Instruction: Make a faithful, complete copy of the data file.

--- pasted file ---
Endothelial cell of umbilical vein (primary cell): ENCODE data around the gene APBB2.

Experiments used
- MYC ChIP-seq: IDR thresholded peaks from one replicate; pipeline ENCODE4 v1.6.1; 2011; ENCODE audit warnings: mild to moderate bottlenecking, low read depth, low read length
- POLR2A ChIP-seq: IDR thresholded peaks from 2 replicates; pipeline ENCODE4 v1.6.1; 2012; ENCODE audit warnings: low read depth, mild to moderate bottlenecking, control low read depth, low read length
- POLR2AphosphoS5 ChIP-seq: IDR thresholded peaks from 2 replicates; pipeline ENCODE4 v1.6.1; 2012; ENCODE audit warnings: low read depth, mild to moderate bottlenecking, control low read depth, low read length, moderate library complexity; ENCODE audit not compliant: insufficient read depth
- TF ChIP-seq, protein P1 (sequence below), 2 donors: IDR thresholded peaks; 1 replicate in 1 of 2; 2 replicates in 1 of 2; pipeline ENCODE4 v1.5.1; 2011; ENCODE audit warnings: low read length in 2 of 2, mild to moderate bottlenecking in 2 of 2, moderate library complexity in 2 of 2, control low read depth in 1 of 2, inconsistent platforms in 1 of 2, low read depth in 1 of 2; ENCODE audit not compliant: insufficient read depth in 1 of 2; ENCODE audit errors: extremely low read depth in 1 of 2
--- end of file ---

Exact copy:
Endothelial cell of umbilical vein (primary cell): ENCODE data around the gene APBB2.

Experiments used
- MYC ChIP-seq: IDR thresholded peaks from one replicate; pipeline ENCODE4 v1.6.1; 2011; ENCODE audit warnings: mild to moderate bottlenecking, low read depth, low read length
- POLR2A ChIP-seq: IDR thresholded peaks from 2 replicates; pipeline ENCODE4 v1.6.1; 2012; ENCODE audit warnings: low read depth, mild to moderate bottlenecking, control low read depth, low read length
- POLR2AphosphoS5 ChIP-seq: IDR thresholded peaks from 2 replicates; pipeline ENCODE4 v1.6.1; 2012; ENCODE audit warnings: low read depth, mild to moderate bottlenecking, control low read depth, low read length, moderate library complexity; ENCODE audit not compliant: insufficient read depth
- TF ChIP-seq, protein P1 (sequence below), 2 donors: IDR thresholded peaks; 1 replicate in 1 of 2; 2 replicates in 1 of 2; pipeline ENCODE4 v1.5.1; 2011; ENCODE audit warnings: low read length in 2 of 2, mild to moderate bottlenecking in 2 of 2, moderate library complexity in 2 of 2, control low read depth in 1 of 2, inconsistent platforms in 1 of 2, low read depth in 1 of 2; ENCODE audit not compliant: insufficient read depth in 1 of 2; ENCODE audit errors: extremely low read depth in 1 of 2